# Adaptive Optics Shack-Hartmann Sensor and Deformable Mirror

I have a technical question regarding the Shack-Hartmann sensor in deformable mirrors. What algorithm is used to take the Shack-Hartmann measurements of local tilt and turn them into a full phase estimate that can be passed to the deformable mirror?

(Source: Wikipedia1)

I see that the the sensor itself can generate an estimate of the derivative of the wavefront $w(x,y)$ by observing the offset of the centroid of the guidestar. If the delta in from center of the guidestar is $\delta_x$ and $\delta_y$ then the derivative of the wavefront in that region is proportional $\delta$:

$\frac{dw}{dx} \propto \delta_x$ and $\frac{dw}{dy} \propto \delta_y$

Geary's Introduction to wavefront sensors2 has the following diagram:

with the comment: "To reconstruct the wavefront, the local tilts must be stitched together".

Is it enough to connect them end-to-end, perhaps make them non-negative, and pass them on? The values transmitted are usually Zernike Polynomial modes, so do we we desire to make them positive or zero mean? What algorithm is actually used to take the Shack-Hartmann measurements of local tilt and turn them into a full phase estimate that can be passed to the deformable mirror?

1 By 2pem - Own work, CC BY-SA 3.0, https://commons.wikimedia.org/w/index.php?curid=15279624

2 Geary, Joseph M.. (1995). Introduction to Wavefront Sensors.

Say your wavefront is $$w(x,y)$$, based on the diagram above you have sub-aperture local slope movements $$\delta(x,y)$$, and

$$\nabla w = \delta(x,y) / f$$

Since for Shack-Hartmann the spatial resolution is usually low, so people fit wavefront $$w$$ to a Zernike polynomial. Denote the Zernike basis be matrix $$Z$$ and coefficients be $$a$$, then

$$w = Za$$

In principle you solve a least-squares to estimate $$a$$ first

$$a = \arg\min_a \| \nabla Za - \delta/f \|^2 = \left((\nabla Z)^T\nabla Z\right)^{-1} (\nabla Z)^{T}\delta/f$$

Now you got the Zernike coefficients. And you would like to pass it to the deformable mirrors, which as @Carl mentioned contains many actuators. Say the commands to each actuator is a vector $$c$$, there is a command matrix $$C$$ that maps the commands to actual shape on the deformable mirror. In math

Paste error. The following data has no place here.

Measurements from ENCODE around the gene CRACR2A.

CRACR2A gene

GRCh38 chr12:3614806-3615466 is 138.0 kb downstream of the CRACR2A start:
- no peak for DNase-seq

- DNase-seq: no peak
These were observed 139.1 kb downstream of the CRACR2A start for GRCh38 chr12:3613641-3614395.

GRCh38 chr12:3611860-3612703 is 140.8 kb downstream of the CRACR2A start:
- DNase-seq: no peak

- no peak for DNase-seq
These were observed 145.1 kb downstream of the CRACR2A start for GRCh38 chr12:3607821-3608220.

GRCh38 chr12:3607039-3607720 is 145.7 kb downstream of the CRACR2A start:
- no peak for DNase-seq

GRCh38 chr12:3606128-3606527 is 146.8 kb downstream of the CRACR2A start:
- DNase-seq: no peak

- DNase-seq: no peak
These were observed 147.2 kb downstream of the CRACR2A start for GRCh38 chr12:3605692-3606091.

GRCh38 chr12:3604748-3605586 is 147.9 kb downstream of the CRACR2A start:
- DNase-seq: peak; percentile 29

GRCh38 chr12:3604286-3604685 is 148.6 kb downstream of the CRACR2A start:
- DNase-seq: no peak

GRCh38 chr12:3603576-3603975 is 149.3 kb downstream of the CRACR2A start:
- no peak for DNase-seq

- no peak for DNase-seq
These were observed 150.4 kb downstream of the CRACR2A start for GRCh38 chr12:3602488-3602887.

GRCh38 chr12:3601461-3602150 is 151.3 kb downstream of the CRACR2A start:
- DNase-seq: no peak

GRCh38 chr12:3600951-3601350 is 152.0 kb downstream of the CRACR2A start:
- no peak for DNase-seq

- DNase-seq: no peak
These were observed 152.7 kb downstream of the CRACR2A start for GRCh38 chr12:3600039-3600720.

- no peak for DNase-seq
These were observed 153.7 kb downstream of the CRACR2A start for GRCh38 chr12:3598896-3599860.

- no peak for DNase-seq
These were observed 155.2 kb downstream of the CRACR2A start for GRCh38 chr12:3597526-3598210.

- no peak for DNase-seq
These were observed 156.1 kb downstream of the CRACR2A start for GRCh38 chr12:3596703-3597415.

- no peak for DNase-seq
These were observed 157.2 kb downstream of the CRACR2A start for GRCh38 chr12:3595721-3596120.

$$d = Cc$$

where $$d$$ the shape of the deformable mirror. Also since Shack-Hartmann and deformable mirror are in conjugate, there is another matrix describing this linear relationship, denoted as $$M$$. And

$$w = M d$$

One way to interpret matrix $$M$$ is, say your Zernike-fitted wavefront (i.e. $$w = Za$$) covers a square Shack-Hartmann sensor size of $$\sqrt{n} \times \sqrt{n}$$ $$\text{mm}^2$$. Your deformable mirror, at the conjugate plane, covers another square area of $$\sqrt{m} \times \sqrt{m}$$ $$\text{mm}^2$$. Assuming same sampling rate (e.g. 1 discretized pixel per $$\text{mm}^2$$), then:

$$w \in \mathbb{R}^n \quad d \in \mathbb{R}^m \quad \text{and} \quad M \in \mathbb{R}^{n \times m}$$

Of course the actual number of $$n$$ and $$m$$ depends on your manual specification on the resolution.

Another way to interpret $$M$$ is, $$M$$ models aperture occlusion as well. For simplicity say $$n = m$$, then $$M$$ is a square matrix. If you wavefront sensor covers area outside of the deformable mirror, you can just let those areas be zeros in corresponding position of $$M$$. Now $$M$$ is a diagonal matrix whose elements are either 1 or 0 (in ideal case). Diffraction or any setup misalignment will make $$M$$ not diagonal anymore.

Now go back to the formulation. Put it together

$$w = M d = MC c$$

Since you got $$w$$ but want $$c$$, so you need to invert the above system matrix $$MC$$, that is

$$c = (MC)^{-1} w = (MC)^{-1} Z a$$

where $$a$$ is the coefficients you solved from the least squares above. Usually $$(MC)^{-1}$$ is calibrated before the whole adaptive optics loop. So in real time correction you need only to solve $$a$$ and then pass it to the calibrated system to yield the reversal mirror shape.

• I appreciate this detail. Would you be willing to expound on the usage of M? Sep 30, 2018 at 20:50